On June 28, Queen Elizabeth II kicked off Royal Week, also known as Holyrood Week, which takes place each summer as she and members of the royal family celebrate Scottish culture, achievement and communities. This year, the queen — seen here with the governor of Edinburgh Castle, Major General Alastair Bruce of Crionaich, at the ancient "Ceremony of the Keys" at the Palace of Holyroodhouse — got help from grandson and heir Prince William, daughter Princess Anne and youngest son Prince Edward and his wife.
"The Crown" casts another major season 5 role
Jonny Lee Miller has been in the spotlight in recent weeks — ever since ex-wife Angelina Jolie paid him multiple visits at his New York City apartment, sparking speculation that they could be exploring a reunion. But the "Hackers," "Trainspotting" and "Elementary" actor also made headlines for another reason in June: He's the latest addition to the season 5 cast of "The Crown." Netflix on June 25 confirmed that the Brit will play former U.K. politician John Major, who served as prime minister from 1990 to 1997 — the year Princes Diana died. The Princess of Wales will be played by Elizabeth Debicki, and Dominic West is taking over as Prince Charles. Also new for season 5: Imelda Staunton will portray Queen Elizabeth II, Jonathan Pryce will play Prince Philip and Lesley Manville will portray Princess Margaret.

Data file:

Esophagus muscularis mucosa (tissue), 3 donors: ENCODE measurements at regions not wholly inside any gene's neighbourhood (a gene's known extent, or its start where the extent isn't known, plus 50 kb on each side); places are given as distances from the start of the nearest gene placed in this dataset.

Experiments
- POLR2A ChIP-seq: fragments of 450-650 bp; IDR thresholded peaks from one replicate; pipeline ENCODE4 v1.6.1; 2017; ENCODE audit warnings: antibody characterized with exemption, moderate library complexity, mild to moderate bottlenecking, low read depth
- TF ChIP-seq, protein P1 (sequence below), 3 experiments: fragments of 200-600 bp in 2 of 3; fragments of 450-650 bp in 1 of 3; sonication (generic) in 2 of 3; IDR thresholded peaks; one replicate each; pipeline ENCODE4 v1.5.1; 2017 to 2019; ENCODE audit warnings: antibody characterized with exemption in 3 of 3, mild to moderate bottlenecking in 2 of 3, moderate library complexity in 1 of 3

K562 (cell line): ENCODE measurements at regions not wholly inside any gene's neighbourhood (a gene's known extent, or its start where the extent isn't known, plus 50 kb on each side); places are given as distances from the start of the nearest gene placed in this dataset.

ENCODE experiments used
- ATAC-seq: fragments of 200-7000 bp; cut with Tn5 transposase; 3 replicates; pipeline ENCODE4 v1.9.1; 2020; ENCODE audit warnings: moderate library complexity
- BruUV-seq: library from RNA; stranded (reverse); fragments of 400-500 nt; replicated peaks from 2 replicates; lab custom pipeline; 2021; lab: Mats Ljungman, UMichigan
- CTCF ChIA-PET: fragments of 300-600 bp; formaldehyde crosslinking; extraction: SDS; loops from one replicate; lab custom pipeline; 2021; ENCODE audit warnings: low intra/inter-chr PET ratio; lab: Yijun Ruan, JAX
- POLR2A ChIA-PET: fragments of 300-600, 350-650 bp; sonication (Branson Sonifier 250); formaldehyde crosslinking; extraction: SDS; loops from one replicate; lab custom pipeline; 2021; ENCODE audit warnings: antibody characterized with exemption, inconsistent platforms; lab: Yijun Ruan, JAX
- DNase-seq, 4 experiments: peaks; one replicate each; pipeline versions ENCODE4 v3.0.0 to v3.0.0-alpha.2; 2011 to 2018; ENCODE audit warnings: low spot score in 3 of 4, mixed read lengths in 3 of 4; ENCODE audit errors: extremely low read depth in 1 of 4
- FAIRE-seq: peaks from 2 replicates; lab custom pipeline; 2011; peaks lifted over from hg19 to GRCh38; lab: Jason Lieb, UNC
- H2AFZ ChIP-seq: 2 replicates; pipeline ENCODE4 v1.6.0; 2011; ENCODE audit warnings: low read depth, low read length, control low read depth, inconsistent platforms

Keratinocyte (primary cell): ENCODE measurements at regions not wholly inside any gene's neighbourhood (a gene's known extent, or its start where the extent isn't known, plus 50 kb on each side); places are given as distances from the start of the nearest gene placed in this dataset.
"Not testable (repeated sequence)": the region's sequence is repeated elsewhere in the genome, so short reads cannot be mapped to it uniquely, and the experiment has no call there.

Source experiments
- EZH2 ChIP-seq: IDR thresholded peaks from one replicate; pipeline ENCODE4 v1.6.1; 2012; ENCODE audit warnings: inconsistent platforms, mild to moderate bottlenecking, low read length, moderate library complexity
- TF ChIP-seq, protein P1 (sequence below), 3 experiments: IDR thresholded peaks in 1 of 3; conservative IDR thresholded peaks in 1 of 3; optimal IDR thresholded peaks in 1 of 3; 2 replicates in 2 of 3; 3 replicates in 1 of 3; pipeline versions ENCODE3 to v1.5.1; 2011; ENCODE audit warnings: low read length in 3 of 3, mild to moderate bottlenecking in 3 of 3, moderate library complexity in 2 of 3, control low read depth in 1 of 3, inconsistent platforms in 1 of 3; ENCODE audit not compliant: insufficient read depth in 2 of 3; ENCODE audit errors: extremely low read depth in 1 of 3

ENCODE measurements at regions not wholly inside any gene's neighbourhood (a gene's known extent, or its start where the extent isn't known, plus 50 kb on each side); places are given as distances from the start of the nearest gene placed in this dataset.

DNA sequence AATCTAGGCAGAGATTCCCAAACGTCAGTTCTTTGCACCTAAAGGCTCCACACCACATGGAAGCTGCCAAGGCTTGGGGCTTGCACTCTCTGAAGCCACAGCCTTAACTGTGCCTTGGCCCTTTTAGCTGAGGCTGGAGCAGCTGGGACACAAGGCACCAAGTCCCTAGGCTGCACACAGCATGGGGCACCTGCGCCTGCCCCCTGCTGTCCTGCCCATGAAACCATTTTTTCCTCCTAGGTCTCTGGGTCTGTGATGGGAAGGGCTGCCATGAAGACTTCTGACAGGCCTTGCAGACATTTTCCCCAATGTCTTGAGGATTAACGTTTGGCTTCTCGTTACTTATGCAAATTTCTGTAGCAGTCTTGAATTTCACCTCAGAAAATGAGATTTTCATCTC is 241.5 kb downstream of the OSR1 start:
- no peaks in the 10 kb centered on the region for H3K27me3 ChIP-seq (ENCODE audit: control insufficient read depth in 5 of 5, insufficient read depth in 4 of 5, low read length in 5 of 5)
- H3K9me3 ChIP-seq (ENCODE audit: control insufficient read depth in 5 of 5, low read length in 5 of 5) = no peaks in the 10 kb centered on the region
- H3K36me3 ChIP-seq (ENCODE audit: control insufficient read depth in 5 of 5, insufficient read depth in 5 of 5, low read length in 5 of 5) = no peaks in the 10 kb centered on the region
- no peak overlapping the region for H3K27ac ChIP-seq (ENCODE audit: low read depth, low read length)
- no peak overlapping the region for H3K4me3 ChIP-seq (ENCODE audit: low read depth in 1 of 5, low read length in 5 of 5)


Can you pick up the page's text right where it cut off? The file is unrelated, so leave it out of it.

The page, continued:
Buckingham Palace shelves plans to hire diversity chief, publicly discloses minority staffing numbers for first time